September 11 National Day of Service and Remembrance prepare food packages for needy at the Intrepid Sea, Air & Space Museum yesterday. For the volunteers it is a way of honoring the victims of 9/11. Photo By Lisa John Rogers.

In the wake of two major hurricanes and ongoing forest fires stretching from Los Angeles to Montana and parts of Canada, survivors of a different sort of terror have a message: Don’t lose hope. On the 16th anniversary of 9/11 today, volunteers gathered in the Intrepid Sea, Air & Space Museum for the September 11 National Day of Service and Remembrance — a project that promotes unity after tragedy.

Nearly 3,000 volunteers were put into groups of 10, where they assisted in the speedy packaging of meals that can be made just by adding water. The goal was that 80,000 of the 550,000 meals would be sent to help places affected by Hurricanes Harvey and Irma.

The event, also called 9/11 Day, was put on by MyGoodDeed, which was started by two friends, David Paine and Jay Winuk. Paine lost friends to the 9/11 terrorist attack and Winuk lost his brother, a volunteer firefighter who ran into the south tower.

The friends came together because they wanted to change this into a day of service instead of just sadness. Aside from six moments of silence throughout the day to remember the times of the attacks, the atmosphere was lively, with upbeat music and performances by cast members of the Tony Award-winning musical, “Come From Away.”

“I think the biggest lesson for me is that tragedy is awful, and there is suffering and there is loss, but it does so often bring out the absolute best in people,” said Jennifer Burke, the National Program Director for 9/11 Day. “You know, we’ve seen that through Harvey and through Irma, such incredible acts of kindness and selflessness.”

According to Burke, who has been working with the organization for 12 years, last year they decided to do something bigger by partnering with U.S. Hunger and New York Cares. These companies help train volunteers and efficiently deal with packaging and distribution.

“Those initial service events, they were small,” she said. “In the early days our mission was more about spreading the message about the need to rekindle the spirit of unity, and to get others on board with that. It was a different time. It’s an incredible thing to see, 12 years later, to see people recognizing today in this way. We hope it will continue forever.”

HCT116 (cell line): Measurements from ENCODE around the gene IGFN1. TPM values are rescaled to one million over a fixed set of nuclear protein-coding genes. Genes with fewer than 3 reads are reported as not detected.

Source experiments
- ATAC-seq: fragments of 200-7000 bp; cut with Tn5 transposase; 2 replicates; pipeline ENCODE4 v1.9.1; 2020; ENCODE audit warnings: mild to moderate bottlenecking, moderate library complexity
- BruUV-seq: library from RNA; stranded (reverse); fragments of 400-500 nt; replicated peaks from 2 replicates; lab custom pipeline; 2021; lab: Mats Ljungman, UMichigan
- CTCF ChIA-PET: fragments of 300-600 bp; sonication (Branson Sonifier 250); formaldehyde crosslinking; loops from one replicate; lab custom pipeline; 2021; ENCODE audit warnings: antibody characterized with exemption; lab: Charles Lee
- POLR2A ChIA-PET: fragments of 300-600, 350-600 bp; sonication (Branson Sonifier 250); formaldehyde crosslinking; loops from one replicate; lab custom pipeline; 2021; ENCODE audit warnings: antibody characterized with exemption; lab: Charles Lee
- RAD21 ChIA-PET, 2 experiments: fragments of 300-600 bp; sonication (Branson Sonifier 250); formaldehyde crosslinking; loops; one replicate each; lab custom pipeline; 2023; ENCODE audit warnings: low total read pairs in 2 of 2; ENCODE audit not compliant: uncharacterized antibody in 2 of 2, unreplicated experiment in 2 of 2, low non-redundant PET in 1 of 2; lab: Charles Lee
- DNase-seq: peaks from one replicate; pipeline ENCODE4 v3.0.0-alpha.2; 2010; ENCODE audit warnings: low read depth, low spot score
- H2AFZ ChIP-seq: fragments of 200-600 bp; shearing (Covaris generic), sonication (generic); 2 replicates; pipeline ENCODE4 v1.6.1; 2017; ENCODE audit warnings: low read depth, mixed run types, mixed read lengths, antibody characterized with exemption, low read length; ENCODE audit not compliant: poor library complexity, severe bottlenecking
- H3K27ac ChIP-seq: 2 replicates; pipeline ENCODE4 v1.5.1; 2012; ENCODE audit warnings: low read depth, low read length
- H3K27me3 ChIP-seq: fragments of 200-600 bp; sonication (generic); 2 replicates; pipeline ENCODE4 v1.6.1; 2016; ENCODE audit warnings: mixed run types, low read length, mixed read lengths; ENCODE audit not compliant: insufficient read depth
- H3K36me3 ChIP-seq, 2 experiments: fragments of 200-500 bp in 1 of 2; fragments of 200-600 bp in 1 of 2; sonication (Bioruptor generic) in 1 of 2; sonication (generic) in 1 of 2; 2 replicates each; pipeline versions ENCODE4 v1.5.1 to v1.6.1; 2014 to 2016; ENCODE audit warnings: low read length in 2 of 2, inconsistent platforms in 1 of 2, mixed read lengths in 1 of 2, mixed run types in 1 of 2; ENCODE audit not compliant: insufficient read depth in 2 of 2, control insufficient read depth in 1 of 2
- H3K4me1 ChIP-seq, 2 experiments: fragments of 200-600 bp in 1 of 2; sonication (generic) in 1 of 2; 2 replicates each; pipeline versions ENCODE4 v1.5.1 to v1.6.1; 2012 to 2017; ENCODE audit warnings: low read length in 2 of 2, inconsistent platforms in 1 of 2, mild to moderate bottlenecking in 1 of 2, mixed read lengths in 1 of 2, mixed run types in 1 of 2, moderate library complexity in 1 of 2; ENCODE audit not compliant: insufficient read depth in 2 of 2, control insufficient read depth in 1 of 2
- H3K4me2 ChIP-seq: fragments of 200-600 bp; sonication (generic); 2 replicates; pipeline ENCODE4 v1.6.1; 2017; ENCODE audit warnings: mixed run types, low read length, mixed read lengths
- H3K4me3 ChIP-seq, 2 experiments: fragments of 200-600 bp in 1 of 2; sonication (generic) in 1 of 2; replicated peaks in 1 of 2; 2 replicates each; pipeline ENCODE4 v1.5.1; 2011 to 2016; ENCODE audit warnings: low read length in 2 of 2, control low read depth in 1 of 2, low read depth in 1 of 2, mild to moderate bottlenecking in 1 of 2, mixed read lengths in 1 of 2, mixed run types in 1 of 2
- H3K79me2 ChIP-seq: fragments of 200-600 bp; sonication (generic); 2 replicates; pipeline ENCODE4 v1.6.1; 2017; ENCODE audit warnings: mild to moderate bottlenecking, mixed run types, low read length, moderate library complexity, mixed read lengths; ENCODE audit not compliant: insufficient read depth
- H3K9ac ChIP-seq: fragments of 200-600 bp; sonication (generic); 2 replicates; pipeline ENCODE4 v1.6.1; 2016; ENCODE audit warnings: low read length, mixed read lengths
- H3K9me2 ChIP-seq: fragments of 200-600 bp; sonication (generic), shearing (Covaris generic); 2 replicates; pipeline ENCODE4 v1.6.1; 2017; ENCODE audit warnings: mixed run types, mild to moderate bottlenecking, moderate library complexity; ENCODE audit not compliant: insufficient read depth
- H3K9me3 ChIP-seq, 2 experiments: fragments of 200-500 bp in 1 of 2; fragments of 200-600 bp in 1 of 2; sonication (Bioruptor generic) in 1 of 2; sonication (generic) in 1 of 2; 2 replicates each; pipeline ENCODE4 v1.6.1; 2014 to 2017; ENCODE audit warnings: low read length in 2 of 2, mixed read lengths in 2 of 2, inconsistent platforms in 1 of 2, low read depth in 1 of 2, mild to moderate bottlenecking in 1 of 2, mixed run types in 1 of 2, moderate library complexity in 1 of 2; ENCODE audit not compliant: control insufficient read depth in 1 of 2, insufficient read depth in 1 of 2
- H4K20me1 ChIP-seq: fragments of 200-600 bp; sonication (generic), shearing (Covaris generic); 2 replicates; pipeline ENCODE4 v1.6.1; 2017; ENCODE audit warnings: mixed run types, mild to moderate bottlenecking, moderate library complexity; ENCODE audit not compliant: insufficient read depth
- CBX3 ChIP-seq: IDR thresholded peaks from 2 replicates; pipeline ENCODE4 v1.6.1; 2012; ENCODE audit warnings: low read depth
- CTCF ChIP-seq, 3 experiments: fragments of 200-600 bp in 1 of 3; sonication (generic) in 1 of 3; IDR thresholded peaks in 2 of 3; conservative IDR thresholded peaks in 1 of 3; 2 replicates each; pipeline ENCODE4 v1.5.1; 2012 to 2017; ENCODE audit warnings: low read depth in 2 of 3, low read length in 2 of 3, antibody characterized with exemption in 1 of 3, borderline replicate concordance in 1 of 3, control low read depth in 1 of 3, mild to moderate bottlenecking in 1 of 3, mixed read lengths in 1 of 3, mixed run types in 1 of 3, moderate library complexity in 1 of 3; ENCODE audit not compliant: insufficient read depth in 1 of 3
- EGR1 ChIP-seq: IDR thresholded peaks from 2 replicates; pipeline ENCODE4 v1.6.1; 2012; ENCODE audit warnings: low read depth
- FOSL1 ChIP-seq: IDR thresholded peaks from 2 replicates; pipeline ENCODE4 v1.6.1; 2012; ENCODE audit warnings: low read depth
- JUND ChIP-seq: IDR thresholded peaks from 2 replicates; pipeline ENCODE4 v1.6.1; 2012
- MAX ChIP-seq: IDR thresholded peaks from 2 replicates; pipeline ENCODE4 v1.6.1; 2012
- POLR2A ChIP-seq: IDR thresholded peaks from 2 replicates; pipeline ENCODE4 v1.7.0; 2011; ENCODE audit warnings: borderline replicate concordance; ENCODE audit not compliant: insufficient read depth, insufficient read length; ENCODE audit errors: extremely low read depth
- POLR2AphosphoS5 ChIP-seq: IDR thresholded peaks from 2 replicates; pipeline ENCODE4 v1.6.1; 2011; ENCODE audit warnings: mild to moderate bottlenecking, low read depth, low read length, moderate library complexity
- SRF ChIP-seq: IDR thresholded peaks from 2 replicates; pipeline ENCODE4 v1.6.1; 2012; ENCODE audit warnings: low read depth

Many of the volunteers have unforgettable memories of 9/11 that have shaped their desire to give back.

Alain LaFontant, a volunteer, said he remembers when the towers crashed. He had just walked into his midtown office and some coworkers told him what happened. He immediately called his fiance. He spent the rest of the day wandering around the city with his fiance and his friend trying to get home.

“People, with all their differences, and native New Yorkers — no matter how rude or short we can be with each other —but at that time people were very willing to lend a helping hand,” said LaFontant. “I remember finally when we got home, people on the train giving up their seats. Just being a better human being and at the end of the day, that we’re all in this together.”

Another volunteer, Christine Cohen, was working in sales on 41st Street and Broadway when the towers were struck. She remembered how the desk phones started ringing off the hook and her frantic cousin on the line telling her that her uncle worked near the towers.  She recalled her coworkers turning on AM radio just as her sister came into the office and said, “you gotta leave.” Cohen and her sister walked down to her Murray Hill apartment to meet their mother. She said the people walking past them, walking northbound from the Financial District, were covered in soot.

“The street lights were out,” she said. “The traffic was so congested, but no one blew their horn. Nobody was talking. It was shellshock on everyone’s faces. Paper flying everywhere, dust particles.”

Cohen said she learned a lot about life after that day, and had a message of assurance to those who have recently experienced trauma.

“Come together, stay calm, and have some hope,” she said. “Then when all is said and done, pay it forward.”